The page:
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6 Burlesque Books

As you might know, one of my passions is Burlesque as performing arts (I run Cabaresque) and thus I invested in a few books on Burlesque, to learn more on the subject. (Find more performing arts and burlesque books on the blog right here>>)

Here is my Burlesque book haul #1 !

Have you read any of the books on this list? Let me know what you thought about them in the comments!

6 Books on.jpg

  1. “The Best Burlesque Sketches – as adapted for Sugar Babies and other Entertainments” by Ralph Allen

“Here is the first-ever collection of classic comic sketches from the bawdy, rowdy world of our slum music halls. Habitués of Burlesque (and sons of habitués) will revel in boisterous stock scenes and blackouts of this uniquely American form of popular entertainment.” – from the back cover of the book.

This is a book primarily about the comedic sketches and traditions of the earliest Burlesque revues in the English-speaking world. It includes both historic anecdotes, slang and stage terms as well as manuscripts from sketches used in or intended for productions. I found it in the Columbia University bookshop in New York City. First printed in 1995.

Read my review of it here >>

  1. “The Happy Stripper – Pleasures and Politics of the New Burlesque” by Jacki Willson

“Eloquent on prettiness and power, desire and ‘knowingness’, money, sex and class, Willson draws on her extensive knowledge of burlesque’s rich tradition and of women’s performance art to argue for the subversive thrust of the burlesque ‘stance’. Provocative and passionately written, The Happy Stripper dares to tackle long overdue questions about women’s erotic expression within a ‘postfeminist’ condition.” – from the back cover of the book.

This is definitely one of the more academic books in this haul, and I’ve encountered several terms, personas and events that I wasn’t really familiar with before opening the book – but it poses some interesting questions and I don’t mind having to research my way through some of it, although it’s not exactly what I’d consider a light read.

  1. “Behind the Burly Q – The Story of Burlesque in America” by Leslie Zemeckis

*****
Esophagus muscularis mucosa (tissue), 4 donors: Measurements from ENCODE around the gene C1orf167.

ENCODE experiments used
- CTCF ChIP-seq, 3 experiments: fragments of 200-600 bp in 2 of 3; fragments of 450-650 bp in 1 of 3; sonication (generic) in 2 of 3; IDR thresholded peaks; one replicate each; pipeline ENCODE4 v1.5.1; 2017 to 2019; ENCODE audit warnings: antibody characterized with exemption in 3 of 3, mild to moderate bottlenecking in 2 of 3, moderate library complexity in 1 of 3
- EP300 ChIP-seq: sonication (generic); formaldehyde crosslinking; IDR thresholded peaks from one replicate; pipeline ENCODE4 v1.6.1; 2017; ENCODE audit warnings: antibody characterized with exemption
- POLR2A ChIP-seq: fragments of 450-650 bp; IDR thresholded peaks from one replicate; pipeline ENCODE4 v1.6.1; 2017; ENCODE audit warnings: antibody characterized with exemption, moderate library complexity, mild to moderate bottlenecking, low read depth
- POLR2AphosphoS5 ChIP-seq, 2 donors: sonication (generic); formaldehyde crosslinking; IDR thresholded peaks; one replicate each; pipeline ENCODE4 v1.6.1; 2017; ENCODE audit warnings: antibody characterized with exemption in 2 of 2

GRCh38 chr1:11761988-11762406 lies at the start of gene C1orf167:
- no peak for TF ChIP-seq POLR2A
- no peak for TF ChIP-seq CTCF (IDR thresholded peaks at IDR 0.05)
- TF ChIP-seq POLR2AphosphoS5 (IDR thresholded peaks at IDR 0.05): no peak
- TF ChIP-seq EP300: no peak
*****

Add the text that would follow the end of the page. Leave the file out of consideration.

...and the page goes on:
“From the director of the hit documentary Behind The Burly Q comes the first ever oral history of American Burlesque – as told by the performers who lived it, often speaking out for the first time. Burlesque was one of America’s most popular forms of live entertainment in the first half of the twentieth century. Gaudy, bawdy, and spectacular, these shows entertained thousands of paying customers every night of the week. And yet the legacy of burlesque is often vilified, misunderstood, and left out of the history books.” – from the back cover of the book.

This book seems like a documentarist, interview based look into the lives of the Burlesque performers and producers and thus more subjective than history books, and with a greater focus on the people behind the stage and what they went through.

  1. “Burlesque – A Living History” by Jane Briggerman

“Join the journey; discover burlesque when it was part of a larger theatrical world filled with dance, comedy, and live music. Burlesque: A living History, captures the spirit of this unique art form through hundreds of photographs and stories from many who were a part of America’s most colorful past.” – from the back cover of the book.

This is like a who’s who in Burlesque in the past and it includes different kinds of historic material, photos, scripts, interviews and more, and thus seems like a vivid and inclusive walkthrough of the history of American Burlesque.

  1. “Horrible Prettiness – Burlesque and American Culture” by Robert C. Allen

“Robert Allen’s compelling book examines burlesque not only as popular entertainment but also as a complex and transforming cultural phenomenon. When Lydia Thompson and her controversial female troupe of “British Blondes” brought modern burlesque to the United States in 1868, the result was electric. Their impertinent humor, streetwise manner, and provocative parodies of masculinity brought them enormous popular success – and the condemnation of critics, cultural commentators, and even women’s rights campaigners.” – from the back cover of the book.

I’m looking forward to diving into some of the history of British/American Burlesque and the effects it had. As well as the society it evolved in at that time.

  1. “Burlesque Plays of the Eighteenth Century” edited by Simon Trussler

“Burlesque plays were written to undermine the artistic pretensions of inflated tragedy [… the plays] reflects the marvelous parodying of this form, which with its barbed allusions, refreshed frankness about sexual mores, and mock-pedantic footnotes continues to make hilarious reading today.” – from the back cover of the book.

This one I picked up from an antique bookshop in Camden Market in London as I happened to find it on the shelves. It was first published in 1969. I love the idea of Burlesque plays as a counteract to the ‘heavy’ tragedies of the time.

I haven’t read all of them yet, but when I’m through with them, I’ll make sure to post some reviews!

Is there a book missing from my shelves about Burlesque that you think I should read? Hit me up in the comment section below!

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